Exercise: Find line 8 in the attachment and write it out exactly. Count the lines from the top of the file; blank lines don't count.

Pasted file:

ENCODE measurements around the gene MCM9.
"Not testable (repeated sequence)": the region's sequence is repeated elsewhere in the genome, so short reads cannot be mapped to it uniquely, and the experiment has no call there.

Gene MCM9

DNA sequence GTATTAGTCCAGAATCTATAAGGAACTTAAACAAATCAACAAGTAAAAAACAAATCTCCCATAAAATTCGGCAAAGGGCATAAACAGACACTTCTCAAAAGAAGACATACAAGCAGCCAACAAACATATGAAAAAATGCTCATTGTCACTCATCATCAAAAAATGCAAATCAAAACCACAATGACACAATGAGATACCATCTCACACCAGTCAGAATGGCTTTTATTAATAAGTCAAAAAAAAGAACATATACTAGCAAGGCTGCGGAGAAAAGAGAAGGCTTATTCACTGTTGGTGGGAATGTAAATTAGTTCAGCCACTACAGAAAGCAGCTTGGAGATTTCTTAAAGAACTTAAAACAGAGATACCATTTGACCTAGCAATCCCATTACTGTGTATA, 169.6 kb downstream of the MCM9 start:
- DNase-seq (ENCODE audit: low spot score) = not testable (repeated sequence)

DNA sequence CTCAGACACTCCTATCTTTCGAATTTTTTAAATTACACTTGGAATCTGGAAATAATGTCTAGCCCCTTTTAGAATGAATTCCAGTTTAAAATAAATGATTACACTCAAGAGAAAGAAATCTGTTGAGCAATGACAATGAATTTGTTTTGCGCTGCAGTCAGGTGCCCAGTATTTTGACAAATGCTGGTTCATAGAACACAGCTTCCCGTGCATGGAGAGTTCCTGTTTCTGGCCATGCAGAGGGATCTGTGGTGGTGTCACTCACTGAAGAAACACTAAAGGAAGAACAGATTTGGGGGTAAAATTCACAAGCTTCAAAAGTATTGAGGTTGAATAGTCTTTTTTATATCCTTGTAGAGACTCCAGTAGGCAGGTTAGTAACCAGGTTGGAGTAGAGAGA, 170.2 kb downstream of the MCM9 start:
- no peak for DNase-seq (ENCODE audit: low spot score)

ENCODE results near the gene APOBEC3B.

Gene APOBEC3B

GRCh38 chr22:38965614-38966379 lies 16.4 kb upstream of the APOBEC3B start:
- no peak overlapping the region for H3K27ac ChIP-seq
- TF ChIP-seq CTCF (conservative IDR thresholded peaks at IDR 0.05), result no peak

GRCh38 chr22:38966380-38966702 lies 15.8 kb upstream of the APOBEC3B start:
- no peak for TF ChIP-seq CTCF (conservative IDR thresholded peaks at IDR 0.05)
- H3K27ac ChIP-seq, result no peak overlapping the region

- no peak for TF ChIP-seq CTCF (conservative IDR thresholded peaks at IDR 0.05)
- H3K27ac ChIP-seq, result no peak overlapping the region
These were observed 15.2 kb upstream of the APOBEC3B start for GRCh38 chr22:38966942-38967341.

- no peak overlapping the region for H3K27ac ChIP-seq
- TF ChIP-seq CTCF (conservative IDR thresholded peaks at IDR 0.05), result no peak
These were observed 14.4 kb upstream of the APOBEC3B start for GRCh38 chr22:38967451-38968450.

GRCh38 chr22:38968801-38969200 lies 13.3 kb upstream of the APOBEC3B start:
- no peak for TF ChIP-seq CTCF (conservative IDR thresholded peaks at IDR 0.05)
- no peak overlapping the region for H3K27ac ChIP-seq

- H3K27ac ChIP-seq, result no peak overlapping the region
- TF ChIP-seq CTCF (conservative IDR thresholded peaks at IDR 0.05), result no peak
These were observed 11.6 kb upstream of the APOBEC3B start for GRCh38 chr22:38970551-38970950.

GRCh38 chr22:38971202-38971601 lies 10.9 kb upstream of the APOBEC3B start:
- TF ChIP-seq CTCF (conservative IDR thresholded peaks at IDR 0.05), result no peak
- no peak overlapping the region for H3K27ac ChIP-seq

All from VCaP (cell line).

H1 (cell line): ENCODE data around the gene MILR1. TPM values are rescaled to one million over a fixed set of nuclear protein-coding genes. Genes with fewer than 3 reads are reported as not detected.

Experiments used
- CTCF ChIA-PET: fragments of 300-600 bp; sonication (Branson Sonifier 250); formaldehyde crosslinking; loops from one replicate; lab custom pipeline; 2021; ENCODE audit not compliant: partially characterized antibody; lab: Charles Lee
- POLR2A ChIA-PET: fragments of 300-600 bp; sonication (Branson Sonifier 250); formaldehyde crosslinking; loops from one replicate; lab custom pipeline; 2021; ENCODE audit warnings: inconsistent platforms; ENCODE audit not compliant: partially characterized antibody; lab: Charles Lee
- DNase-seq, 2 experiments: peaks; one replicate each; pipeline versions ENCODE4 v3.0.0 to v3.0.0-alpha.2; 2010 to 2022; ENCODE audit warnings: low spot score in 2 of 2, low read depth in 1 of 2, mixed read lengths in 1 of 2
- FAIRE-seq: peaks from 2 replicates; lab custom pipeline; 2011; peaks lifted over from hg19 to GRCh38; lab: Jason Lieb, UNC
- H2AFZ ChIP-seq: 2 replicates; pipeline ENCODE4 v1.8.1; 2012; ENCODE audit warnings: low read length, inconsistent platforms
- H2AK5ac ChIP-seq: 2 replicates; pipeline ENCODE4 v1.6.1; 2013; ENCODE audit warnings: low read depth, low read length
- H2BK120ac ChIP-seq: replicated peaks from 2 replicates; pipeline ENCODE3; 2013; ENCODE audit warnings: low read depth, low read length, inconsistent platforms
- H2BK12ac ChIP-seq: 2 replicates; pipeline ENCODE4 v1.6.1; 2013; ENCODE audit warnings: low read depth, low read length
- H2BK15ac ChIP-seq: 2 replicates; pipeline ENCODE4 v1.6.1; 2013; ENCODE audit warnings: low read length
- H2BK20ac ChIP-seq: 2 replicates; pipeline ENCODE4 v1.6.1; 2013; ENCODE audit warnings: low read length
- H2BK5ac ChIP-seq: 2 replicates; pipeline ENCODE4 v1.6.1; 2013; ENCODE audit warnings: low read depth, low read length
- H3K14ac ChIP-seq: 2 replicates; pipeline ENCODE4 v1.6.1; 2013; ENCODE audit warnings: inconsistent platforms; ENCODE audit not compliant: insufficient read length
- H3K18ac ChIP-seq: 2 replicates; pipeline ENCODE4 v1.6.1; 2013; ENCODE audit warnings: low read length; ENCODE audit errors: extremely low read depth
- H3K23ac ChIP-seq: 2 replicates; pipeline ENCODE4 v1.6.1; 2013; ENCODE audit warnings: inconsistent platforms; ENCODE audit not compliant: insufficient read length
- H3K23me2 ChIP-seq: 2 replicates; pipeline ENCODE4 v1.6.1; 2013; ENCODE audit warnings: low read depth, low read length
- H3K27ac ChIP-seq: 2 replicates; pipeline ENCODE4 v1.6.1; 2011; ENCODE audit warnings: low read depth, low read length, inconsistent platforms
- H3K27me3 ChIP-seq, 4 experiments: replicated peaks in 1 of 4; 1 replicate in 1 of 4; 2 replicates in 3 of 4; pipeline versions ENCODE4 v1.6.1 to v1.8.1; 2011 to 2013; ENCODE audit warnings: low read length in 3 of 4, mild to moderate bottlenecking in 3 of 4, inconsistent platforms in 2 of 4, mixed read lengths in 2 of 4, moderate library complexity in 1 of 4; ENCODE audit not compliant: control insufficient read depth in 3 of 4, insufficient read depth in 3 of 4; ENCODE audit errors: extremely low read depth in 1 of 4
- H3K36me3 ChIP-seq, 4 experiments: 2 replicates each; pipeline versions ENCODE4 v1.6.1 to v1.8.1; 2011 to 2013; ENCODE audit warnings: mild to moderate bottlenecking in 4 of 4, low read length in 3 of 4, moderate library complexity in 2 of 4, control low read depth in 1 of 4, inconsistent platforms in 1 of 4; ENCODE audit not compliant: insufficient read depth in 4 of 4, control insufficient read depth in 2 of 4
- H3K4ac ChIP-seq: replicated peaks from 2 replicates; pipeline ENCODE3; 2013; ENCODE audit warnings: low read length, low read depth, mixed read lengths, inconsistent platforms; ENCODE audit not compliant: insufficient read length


ENCODE results near the gene APOBEC3B.